Alex: Well, I didn't expect all the walking, that's for sure. I mean, the sheer amount of walking in this flick would make Peter Jackson jealous.

Now, while I went into the moive expecting way more fighting, I've since been told that the more famous of Kurosawa's films have more action than Fortress, so I am definitely looking forward to that. Because the action in Fortress, though sparse, was pretty incredible, and very entertaining.

The film features a good amount of seriousness, humor, and action; how well does it all blend together?

Nathaniel: I was pleased by how smoothly the movie transitioned from one "feel" to the next. Action sequences only happened when the characters needed to fight; funny sections appeared organically from the character interactions and the situations in which they found themselves. Nothing was ever unbearably serious, but the darker parts were always handled with care and gradually increased or decreased in intensity.

Alex: There were definitely laugh-out-loud funny moments in the film, and most of those moments were provided by Tahei and Matashichi. And I think the viewer was supposed to relate to, and develop a fondness of those characters.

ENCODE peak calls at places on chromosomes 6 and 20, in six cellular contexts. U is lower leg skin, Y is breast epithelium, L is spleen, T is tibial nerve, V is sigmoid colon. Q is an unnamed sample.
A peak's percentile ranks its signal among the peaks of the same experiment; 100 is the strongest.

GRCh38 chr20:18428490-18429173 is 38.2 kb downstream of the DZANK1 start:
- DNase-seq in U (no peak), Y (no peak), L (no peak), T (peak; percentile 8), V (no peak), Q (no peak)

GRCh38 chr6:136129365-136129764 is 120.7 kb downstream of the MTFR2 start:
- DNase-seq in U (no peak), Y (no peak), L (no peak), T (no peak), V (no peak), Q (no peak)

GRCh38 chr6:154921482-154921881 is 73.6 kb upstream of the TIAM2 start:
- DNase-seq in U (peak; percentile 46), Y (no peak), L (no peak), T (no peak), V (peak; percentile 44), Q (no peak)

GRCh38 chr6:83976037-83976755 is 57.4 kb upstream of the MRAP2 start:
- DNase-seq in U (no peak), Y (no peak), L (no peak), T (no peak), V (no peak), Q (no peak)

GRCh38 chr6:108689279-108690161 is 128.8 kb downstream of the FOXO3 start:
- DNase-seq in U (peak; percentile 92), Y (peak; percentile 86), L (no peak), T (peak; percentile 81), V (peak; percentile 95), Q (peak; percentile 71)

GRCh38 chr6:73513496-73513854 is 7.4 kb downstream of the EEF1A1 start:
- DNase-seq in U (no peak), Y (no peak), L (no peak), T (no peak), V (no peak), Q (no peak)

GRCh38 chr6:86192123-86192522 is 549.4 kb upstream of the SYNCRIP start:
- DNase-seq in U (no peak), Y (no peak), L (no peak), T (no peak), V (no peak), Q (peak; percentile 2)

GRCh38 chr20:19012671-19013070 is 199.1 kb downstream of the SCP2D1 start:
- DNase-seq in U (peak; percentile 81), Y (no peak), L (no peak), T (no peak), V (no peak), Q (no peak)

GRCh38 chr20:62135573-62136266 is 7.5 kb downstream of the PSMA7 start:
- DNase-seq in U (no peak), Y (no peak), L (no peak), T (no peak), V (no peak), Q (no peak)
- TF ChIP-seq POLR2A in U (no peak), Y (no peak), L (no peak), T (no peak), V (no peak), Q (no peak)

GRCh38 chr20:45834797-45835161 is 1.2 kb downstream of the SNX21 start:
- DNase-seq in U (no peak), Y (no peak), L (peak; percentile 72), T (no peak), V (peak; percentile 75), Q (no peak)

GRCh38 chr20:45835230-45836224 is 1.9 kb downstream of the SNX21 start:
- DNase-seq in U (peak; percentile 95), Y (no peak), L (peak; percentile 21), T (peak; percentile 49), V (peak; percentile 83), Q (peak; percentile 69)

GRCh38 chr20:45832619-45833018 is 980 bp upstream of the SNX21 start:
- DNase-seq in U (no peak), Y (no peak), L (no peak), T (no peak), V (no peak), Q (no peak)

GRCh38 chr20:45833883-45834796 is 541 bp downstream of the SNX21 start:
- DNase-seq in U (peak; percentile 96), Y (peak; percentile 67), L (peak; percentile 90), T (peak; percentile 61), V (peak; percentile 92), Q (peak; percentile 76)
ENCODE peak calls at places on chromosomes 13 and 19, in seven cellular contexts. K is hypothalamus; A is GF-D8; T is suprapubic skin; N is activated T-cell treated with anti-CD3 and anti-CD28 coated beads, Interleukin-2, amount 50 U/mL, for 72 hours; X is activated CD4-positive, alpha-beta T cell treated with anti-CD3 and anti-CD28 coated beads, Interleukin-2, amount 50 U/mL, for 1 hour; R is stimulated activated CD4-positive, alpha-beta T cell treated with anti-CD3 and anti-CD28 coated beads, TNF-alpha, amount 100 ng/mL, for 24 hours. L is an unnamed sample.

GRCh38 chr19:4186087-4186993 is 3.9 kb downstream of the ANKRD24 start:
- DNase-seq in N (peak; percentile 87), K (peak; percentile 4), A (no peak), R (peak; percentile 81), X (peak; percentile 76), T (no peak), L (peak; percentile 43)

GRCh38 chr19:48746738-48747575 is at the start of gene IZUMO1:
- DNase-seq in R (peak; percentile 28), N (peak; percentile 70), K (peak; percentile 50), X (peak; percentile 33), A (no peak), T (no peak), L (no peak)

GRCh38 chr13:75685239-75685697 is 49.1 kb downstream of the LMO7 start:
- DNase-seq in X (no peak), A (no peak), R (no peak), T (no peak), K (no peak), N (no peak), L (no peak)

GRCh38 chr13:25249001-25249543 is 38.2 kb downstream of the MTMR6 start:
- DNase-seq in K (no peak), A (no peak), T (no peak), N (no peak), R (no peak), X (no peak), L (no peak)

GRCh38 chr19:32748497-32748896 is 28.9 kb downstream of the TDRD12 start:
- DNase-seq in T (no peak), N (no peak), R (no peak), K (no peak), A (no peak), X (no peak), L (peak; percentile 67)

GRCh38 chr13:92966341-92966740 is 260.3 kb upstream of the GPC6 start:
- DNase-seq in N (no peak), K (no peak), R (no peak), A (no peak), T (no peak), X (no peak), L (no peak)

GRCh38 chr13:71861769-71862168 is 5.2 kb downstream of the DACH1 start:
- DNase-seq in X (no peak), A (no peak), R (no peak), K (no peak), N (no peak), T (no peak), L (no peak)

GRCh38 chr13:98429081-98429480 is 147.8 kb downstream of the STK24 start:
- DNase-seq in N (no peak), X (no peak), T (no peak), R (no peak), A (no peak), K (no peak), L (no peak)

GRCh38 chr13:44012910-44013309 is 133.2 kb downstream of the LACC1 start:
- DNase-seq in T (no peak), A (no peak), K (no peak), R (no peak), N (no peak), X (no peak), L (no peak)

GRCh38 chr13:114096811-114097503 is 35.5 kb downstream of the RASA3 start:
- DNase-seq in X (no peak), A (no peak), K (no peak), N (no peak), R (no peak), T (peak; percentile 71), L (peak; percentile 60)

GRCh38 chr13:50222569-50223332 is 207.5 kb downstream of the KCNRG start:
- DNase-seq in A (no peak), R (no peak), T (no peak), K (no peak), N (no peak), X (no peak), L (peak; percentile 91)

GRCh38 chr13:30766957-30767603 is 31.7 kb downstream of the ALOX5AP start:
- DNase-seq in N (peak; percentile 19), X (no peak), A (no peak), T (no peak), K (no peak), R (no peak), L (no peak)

That never happened for me, because of the whole "sleeping princess attempted rape" scene, where Tahei and Matashichi drew straws to see who would get to be alone with her. That was creepy, and evil, and from that point on I had a hard time laughing at their bumbling idiocy.

There was a lot of walking in this film. Did it manage to keep your attention throughout?

Nathaniel: There was also a lot of climbing up hills and then rolling down them. You know how Raiders of the Lost Ark had a big action sequence every 10 or 20 minutes? This movie had a scene where the characters climbed up a hill or fell down a hill every 10 or 20 minutes. Alex and I talked through a decent amount of the movie, which helped to keep us from zoning out, but the movie on its own did a good job of holding my attention, for the most part.

Though there is a lot of walking, Kurosawa managed to keep things engaging by giving the audience some gorgeous panoramic camera shots. There was a sense of scope that made it seem as though the characters were merely a small part of a larger world, and it always felt like there was a real destination on the other side of that hill--the heroes didn't just wander through a boring desert until something interesting happened.

Alex: I agree--the panoramic nature of the cinematography was incredible. it reminded me of a John Ford film in its epic, sweeping scope.

But, yeah. There was a whole lot of walking.

Was there anything particularly unusual or surprising about this movie?